"The recognition the kids have received, it's been really satisfying, especially this school year," Fleury said.

"One of the more difficult parts of performing right now for the students is how to perform on their own. Without people in front or sitting closely beside you, it's much more challenging," Fleury said. "They gained much more confidence through the year, and this helped build that confidence.

"Speaking to the kids playing by themselves, it's hard for them to see the results, so when I showed them the finished product, they were surprised at how good it came out," Fleury said, adding the virtual performance has garnered great reviews from Gloucester High students, staff and parents.

Daniels said he was blown away by the video. Seeing the final product, he said, validated why he reached out about the idea in the first place.

“The biggest thing for me was giving something the kids will look forward to,” he said. “They've had a lot taken from them this year at school: all their extracurriculars and sports. They are slowly coming back, but a lot of kids join band, or any performing art for that matter, to perform for people, and since we weren't able to do that, my goal was to give them something to look forward to and a chance to perform in a new way.”

Keeping music playing

Daniels said he thinks many band directors were trying to find ways to keep their students' morale up despite the whirlwind of the past year.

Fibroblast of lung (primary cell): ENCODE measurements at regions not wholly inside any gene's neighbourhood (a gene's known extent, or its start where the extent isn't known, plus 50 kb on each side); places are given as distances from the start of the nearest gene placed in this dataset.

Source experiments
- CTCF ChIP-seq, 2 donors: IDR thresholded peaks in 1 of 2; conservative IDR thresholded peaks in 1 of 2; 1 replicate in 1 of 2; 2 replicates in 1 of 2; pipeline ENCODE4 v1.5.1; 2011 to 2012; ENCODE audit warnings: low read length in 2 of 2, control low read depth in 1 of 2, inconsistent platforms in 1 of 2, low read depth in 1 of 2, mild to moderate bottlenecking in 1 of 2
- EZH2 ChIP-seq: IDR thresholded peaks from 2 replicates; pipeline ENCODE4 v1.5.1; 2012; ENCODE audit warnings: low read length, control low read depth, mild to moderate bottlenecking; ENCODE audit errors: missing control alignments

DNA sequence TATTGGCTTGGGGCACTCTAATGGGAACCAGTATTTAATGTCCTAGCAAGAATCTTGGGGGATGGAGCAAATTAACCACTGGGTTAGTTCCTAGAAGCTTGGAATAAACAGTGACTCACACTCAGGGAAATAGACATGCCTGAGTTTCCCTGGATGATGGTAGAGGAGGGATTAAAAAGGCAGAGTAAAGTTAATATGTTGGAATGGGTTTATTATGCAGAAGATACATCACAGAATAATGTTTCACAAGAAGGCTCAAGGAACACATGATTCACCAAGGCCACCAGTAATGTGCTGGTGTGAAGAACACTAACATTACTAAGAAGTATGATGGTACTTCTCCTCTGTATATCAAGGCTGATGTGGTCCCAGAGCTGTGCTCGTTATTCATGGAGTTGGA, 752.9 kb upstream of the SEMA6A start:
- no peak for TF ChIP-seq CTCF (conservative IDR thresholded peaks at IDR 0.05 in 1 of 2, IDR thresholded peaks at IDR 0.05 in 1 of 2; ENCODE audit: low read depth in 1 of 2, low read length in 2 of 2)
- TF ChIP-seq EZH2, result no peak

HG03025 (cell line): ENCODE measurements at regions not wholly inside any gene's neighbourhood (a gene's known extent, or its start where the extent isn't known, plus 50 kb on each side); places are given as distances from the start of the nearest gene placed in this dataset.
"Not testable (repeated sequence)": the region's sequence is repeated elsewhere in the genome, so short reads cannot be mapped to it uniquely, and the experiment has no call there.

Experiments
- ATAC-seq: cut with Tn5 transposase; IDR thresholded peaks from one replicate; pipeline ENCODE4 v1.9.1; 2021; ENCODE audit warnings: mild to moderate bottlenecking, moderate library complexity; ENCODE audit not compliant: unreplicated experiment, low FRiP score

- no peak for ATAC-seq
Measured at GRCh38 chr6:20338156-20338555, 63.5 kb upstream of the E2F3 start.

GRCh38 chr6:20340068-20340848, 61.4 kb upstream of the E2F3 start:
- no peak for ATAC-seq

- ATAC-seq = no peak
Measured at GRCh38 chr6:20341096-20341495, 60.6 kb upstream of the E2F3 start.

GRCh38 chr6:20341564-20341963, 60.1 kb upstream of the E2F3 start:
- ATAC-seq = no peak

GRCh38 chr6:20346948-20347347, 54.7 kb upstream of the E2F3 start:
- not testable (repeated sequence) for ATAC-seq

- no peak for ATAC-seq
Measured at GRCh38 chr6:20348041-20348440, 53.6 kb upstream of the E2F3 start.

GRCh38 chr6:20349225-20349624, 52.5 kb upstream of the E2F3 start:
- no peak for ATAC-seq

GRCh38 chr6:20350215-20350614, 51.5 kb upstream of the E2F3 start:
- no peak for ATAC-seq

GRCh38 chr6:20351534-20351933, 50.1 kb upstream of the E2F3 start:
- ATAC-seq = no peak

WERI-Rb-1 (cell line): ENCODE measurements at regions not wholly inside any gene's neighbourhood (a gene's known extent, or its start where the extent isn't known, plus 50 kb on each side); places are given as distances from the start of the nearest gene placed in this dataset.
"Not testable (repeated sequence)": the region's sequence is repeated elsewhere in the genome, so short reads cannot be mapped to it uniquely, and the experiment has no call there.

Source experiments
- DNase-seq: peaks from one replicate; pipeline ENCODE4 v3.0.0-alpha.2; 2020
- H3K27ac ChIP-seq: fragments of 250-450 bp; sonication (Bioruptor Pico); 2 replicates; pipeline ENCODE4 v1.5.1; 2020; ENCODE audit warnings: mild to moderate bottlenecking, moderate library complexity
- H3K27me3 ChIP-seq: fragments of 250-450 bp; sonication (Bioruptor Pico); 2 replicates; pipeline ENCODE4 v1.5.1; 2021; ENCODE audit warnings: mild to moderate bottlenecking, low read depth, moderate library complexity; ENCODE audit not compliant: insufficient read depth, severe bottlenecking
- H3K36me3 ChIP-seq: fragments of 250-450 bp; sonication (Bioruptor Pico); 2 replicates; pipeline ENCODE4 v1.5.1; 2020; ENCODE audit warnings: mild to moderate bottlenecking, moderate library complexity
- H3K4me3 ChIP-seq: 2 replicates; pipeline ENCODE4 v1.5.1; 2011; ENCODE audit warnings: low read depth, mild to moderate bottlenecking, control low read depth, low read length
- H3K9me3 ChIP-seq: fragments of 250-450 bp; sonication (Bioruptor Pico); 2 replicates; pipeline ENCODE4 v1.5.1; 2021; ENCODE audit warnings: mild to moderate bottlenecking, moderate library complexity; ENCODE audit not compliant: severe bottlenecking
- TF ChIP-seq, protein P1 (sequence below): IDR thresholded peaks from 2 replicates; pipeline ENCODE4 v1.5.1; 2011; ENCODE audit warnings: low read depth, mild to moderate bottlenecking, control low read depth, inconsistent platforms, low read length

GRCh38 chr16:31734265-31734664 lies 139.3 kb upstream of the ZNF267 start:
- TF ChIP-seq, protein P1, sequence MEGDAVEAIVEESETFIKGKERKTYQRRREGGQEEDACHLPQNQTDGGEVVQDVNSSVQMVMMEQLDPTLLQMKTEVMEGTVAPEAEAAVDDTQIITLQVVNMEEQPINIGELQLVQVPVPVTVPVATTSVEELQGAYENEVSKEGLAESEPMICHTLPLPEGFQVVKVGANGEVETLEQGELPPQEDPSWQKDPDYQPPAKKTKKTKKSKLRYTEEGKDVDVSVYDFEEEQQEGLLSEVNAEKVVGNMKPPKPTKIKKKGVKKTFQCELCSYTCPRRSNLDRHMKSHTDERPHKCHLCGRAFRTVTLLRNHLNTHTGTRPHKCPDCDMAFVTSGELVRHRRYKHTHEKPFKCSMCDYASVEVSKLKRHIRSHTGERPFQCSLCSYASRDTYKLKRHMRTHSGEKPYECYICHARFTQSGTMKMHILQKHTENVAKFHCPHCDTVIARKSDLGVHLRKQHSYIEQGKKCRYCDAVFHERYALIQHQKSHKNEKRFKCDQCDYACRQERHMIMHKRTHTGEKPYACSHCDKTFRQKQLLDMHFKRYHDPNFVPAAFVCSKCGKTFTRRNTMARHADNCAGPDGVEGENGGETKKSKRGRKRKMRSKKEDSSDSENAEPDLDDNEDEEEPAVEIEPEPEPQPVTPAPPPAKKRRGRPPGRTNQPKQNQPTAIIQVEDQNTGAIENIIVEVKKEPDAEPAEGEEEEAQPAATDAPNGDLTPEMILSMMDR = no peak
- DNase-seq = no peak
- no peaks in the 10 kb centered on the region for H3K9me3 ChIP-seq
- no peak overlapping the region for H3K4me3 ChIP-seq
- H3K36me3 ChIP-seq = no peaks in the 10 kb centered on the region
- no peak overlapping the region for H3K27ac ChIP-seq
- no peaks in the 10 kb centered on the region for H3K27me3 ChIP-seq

“It's been tough on all band programs, not just in Massachusetts, but everywhere,” he said. “We're a performing arts group. We perform. That's what we do, and we haven't been able to do that in almost a year. It's not the same. The joy and the thrill you get playing isn't the same when you can only have eight people in a room. It takes away the excitement of it.”

Daniels said he believes collaborating with the other districts for the virtual performance helped the kids find new community and fostered excitement about band.

“The more the kids can be connected and engaged like this, the more they will be apt to continue with it,” he said. “I’m so excited that my crazy little idea came to fruition and that Sean was able to put it all together.”

Fleury said Gloucester students' appearance in the video was made possible in part thanks to a $7,000 grant he received at the beginning of the school year from the Gloucester Education Foundation's School Response Fund. The money was used to buy a computer, microphones, stands, camera tripods, and other equipment, some of which was used in recording students' performances for the video.

More video ensembles are in the Gloucester High students' future, he said.

"We did some Gloucester ones for the holidays, and we plan to some for the spring with the chorus and band," Fleury said.

More music from Gloucester High students may be found on Facebook at GHS Music and GHS Docksiders as well as on YouTube on the Gloucester High School Music Department channel.

Staff writer Andrea Holbrook contributed to this story.